Looking At Today’s Set-Up

Good morning bloggers,

Kansas City Weather Time-Line:

  • Now to 1 PM:  A chance of showers and thunderstorms with no risk of any severe weather. This chance is highest north of KC, but a few showers or thunderstorms may drift into the area later this morning
  • 1 PM – 7 PM:  The first band of rain moves by and it will heat up into the lower 90s with extreme humidity. Thunderstorms may redevelop near the Iowa and Nebraska borders by 7 or 8 PM
  • 7 PM to 1 AM:  Thunderstorms likely and possibly severe with damaging wind the main risk and some flooding possible. These will be most likely over northern Missouri, but they may shift south into KC.

An interesting summer weather pattern continues this week.  A huge thunderstorm formed just four nights ago right over Kansas City that produced power outages that have lasted all the way into this morning in a few spots. This has been a major inconvenience for thousands of households that have had no air conditioning and ruined all of their food inside of refrigerators.  Last night, at 11 PM, the the temperature was 83 degrees with a dew point of 77 degrees in Kansas City.  This 80% humidity and that dew point of 77 is a tremendous amount of fuel just laying over the area and it is one ingredient for thunderstorms tonight.  Here are the main severe weather risks for this set up:


Factor #1:  This mornings showers and thunderstorms and extensive cloud cover

As you can see below, on this 6:30 AM enhanced water vapor satellite image, there was some rather thick cloud cover with a somewhat organized complex of showers and thunderstorms moving across Nebraska into western Iowa, northeastern Kansas and northwestern Missouri this morning:

Screen Shot 2017-07-26 at 6.39.17 AM

This is associated with a “monsoon” disturbance that came from the southwestern United States. I discussed this disturbance on the air last night. I thought it would move across before noon and then the sun would come back out and the atmosphere would destabilize again ahead of the front. These morning showers and thunderstorms will likely only increase the high dew points for this evenings chance of thunderstorms. We have to monitor this area closely as it is a factor. How long will they last and when will the sky clear ahead of the main front? This is something we will learn more about by early this afternoon.

Factor #2: The location of the front at 10 PM tonight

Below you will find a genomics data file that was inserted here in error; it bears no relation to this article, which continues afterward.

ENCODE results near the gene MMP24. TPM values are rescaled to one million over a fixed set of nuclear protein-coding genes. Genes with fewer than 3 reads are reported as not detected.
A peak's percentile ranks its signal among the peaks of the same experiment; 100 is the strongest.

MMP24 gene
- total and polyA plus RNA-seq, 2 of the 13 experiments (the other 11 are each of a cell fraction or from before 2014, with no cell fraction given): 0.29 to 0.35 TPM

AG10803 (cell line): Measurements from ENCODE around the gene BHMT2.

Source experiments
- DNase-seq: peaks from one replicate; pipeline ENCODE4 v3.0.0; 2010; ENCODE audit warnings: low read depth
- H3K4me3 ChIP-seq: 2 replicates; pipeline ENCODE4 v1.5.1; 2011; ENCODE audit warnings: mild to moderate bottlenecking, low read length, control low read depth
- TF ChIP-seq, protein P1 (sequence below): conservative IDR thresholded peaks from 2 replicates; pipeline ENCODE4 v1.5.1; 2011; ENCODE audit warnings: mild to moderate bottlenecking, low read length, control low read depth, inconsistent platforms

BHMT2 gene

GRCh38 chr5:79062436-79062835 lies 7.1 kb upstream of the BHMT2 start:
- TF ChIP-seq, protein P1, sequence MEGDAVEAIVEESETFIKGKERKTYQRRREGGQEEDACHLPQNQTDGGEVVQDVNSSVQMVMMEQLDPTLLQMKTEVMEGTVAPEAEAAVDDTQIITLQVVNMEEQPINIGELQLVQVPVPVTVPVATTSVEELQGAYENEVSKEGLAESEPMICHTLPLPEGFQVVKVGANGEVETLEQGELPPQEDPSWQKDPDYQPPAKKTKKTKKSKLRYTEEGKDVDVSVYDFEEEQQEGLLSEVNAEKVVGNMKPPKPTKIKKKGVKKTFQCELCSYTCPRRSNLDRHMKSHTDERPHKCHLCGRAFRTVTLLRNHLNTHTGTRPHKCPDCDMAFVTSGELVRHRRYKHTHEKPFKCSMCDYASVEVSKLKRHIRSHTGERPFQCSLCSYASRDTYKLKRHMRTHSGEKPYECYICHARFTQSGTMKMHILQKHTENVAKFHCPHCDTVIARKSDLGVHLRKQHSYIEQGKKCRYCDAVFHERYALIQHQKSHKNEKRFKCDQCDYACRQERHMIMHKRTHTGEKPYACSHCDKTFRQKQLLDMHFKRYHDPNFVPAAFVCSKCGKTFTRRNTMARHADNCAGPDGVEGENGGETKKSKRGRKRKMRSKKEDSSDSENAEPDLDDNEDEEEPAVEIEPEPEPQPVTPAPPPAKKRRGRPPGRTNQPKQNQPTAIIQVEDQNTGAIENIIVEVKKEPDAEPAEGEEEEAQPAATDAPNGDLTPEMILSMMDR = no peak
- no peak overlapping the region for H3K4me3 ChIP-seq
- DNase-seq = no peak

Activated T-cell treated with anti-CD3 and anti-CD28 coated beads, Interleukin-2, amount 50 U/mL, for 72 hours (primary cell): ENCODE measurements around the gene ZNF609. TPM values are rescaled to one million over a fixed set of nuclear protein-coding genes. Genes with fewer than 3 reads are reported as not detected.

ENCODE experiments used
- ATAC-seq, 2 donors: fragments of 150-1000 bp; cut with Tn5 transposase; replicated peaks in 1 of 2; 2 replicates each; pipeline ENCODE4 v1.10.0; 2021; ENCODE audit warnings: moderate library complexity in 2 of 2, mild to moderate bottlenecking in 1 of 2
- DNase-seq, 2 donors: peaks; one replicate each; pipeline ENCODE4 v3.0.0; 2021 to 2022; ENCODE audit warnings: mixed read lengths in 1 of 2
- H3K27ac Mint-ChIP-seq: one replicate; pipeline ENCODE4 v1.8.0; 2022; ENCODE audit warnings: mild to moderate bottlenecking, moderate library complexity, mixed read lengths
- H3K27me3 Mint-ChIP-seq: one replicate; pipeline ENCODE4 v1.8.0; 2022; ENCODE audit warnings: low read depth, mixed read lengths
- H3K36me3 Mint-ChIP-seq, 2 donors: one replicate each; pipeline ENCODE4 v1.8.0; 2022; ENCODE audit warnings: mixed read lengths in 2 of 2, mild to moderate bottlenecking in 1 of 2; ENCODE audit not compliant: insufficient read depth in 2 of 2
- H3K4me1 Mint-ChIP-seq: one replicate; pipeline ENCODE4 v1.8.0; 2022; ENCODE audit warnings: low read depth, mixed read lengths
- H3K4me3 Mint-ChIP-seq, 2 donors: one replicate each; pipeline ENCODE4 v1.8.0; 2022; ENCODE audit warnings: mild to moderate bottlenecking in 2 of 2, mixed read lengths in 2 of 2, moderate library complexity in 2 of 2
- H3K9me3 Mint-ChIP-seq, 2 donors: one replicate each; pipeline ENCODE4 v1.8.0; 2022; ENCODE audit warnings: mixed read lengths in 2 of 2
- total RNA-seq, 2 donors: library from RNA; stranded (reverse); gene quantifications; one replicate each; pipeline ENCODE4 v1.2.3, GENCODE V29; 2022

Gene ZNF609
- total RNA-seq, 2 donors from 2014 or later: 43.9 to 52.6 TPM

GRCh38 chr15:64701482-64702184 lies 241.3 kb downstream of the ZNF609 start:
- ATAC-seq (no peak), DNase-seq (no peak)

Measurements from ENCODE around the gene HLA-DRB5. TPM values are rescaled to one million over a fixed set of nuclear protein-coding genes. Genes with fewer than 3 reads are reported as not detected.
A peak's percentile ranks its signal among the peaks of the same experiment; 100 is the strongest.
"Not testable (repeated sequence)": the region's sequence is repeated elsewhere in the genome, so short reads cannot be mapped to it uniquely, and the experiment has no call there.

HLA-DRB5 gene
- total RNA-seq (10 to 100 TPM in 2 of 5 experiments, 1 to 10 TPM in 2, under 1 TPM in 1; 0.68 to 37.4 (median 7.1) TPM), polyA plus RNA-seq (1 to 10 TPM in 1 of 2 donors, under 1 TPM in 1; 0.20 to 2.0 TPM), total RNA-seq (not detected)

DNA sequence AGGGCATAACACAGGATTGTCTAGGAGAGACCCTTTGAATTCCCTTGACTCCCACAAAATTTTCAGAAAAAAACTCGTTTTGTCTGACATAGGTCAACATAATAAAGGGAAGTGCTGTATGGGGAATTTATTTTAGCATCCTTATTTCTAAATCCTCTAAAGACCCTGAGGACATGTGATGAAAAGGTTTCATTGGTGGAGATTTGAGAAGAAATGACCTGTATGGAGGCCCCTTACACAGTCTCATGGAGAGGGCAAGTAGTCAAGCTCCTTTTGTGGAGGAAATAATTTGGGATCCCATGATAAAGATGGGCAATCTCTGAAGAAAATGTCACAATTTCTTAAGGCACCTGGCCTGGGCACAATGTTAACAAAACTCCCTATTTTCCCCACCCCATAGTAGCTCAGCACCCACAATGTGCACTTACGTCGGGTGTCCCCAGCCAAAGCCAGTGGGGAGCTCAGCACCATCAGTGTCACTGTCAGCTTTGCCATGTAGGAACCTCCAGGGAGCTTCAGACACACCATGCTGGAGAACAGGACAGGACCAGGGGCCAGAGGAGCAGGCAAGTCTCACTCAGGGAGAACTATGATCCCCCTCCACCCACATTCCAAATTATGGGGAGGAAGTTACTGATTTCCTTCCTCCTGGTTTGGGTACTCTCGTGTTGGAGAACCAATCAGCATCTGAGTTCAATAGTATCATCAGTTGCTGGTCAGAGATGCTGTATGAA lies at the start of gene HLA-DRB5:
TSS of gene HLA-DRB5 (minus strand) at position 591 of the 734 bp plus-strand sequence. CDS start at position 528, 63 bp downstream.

This is again, just one of many solutions to where the front may be located around 10 PM tonight. The location of the “true front” is critical to where the heaviest thunderstorms are most likely going to happen. As you can see above, northern Missouri is where that little warm front is located and if this model is right on its position, then the heaviest thunderstorms would be located within 30 miles of that front and not father south as indicated by this model.  Outflow from earlier thunderstorms, however, will likely influence where this front is located, or it may provide another focusing area for the heaviest thunderstorms.

 Rainfall Forecast:

There is a good chance that a few spots could see 3 to 5 inches of rain tonight with the slow moving thunderstorms.  There is also a very good chance that a few spots will get no rain at all tonight near KC.  Just like Saturday night it will be a developing situation where we have to Nowcast well and provide an hour or two warning to the areas that have the best chance of excessive rainfall, and the potential for any wind damage.  This forecast below is from a model run from last night. Every model run that comes in is providing widely varying amounts of rain. There has been zero consistency within the models:


The model data coming in this morning is of very little help. In this mornings surface analysis there is a front located north of Omaha and nearly stationary.  This is the true front, so it will likely be near northern Missouri and northeastern Kansas along the Iowa and Nebraska borders this evening. This is a very important feature to monitor. On Saturday there was 98 degree to 100 degree heat with dew points near 80 degrees to fuel the thunderstorms. Let’s see how much energy is developing as we move into this evening in this somewhat different set up.

Thank you for participating in this weather experience and watch 41 Action news www.kshb.com and we will keep you updated. We are also having some great discussions over on the Weather2020 blog as we have combined efforts to make this weather experience more fun for all of us weather enthusiasts.  Have a great Wednesday.


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